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Broughton, John (1832–1924)

Mr John Broughton, aged 92, a grand old pioneer, and the direct descendant of great pioneers who have helped to make history in the early Australian settlements, passed away on Saturday last, at the home of his duaghter, Mr. F. Clayton, Marengo Street, Young, where he had resided for over 40 years.

The name of Broughton is familiar to all students of early Australian history. Deceased's grandfather was first Commissioner-General in Australia, and came out with Governor Phillip in the First Fleet in 1788, and held various high positions in the Crown Colony, and was for a time Acting Governor of Tasmania and a man in whom Governor Phillip reposed the greatest confidence. His son, and the father of the Young pioneer, W. H. Broughton, was the owner of Broughtonsworth Station, Boorowa.

Deceased John Broughton was born at Appin, near Campbelltown, in 1832, and was educated at the King's School, Parramatta, and up to the time of his death was believed to the oldest living student. He married Miss Church, at the old St. Phillips' Church, in Sydney, and later came to reside at Cocketygedong, Urana. He next moved to Marengo Station, which he purchased from the Scarr family about 1864. Here he became widely known as an expert breeder of stock — sheep cattle and blood horses. About 1870 he came to Young to join the firm of F. A. Brock, commission agents, with whom he remained until the retirement of Mr Brock, when the business devolved solely upon himself, under the name of J. Broughton and Co. He had a high reputation for his integrity and business capacity. His interest in stock never waned. He was an exhibitor and prizetaker at the Young Foundation Show, and successive shows, and was in much demand at other shows as a judge of stock. On deceased's retirement from business it was carried on for some time by his son-in-law, C. G. Tuson. Right up to the time of his death he was district agent for the Liverpool, London and Globe Insurance Co. and a representative of this company came from Sydney to pay a last act of respect by attending his funeral.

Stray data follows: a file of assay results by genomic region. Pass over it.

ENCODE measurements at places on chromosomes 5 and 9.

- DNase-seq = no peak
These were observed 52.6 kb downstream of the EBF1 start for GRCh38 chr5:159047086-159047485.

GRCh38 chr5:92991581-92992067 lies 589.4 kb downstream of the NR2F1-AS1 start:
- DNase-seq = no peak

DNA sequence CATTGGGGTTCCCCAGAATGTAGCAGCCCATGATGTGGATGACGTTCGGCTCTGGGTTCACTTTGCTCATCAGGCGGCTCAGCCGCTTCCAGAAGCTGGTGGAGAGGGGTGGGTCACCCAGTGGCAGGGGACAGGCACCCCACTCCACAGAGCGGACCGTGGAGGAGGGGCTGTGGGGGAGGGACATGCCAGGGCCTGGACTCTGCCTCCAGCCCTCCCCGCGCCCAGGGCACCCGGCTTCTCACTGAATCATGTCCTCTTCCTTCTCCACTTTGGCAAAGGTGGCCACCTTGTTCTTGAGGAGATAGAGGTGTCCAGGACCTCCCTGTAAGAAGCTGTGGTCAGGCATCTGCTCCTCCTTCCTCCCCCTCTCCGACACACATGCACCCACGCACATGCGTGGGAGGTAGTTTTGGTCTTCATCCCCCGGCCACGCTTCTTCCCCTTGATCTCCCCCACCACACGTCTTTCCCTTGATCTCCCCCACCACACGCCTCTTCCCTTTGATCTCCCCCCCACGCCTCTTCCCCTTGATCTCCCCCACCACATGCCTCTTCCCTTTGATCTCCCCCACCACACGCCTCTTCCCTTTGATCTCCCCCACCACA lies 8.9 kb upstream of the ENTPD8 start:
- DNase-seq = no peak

Deceased's wife passed away in 1907, and since that time his daughter, Mrs Clayton, widow of the late James Clayton, has resided with him and attended to his needs in his old age. Other surviving members of the family are Mrs Kate Tuson (Turramurra), Mrs A. W. Moriarty (Goulburn), Mrs P. W. Bluett (Queanbeyan), John (northern inspector of the Bank of N.S.W.), and Ernest (manager of Avoca Station, Young). A daughter (Mary) and sou (Frank) predeceased him.

An interesting record of Broughton family geneology appeared in the Sydney 'Mail' in 1917, showing the photograph of numerous descendants of Commissionary General Wm. Broughton. Among them is that of the late Major General Sir W. T. Bridges, who was mortally wounded at Gallipoli, when in command of the First Australian Division. There is a distinct resemblance between this great soldier and Mr John Broughton, the son of deceased.

About 36 direct descendants served, some with distinction, in the Great War, and several of them made the supreme sacrifice.

The funeral, which was largely, attended, took place on Sunday to the Church of England portion of the cemetery, the Rev K. L. McKeown conducting the obsequies.
— Young 'Daily Witness.'

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'Broughton, John (1832–1924)', Obituaries Australia, National Centre of Biography, Australian National University, http://oa.anu.edu.au/obituary/broughton-john-24390/text33137, accessed 26 August 2019.

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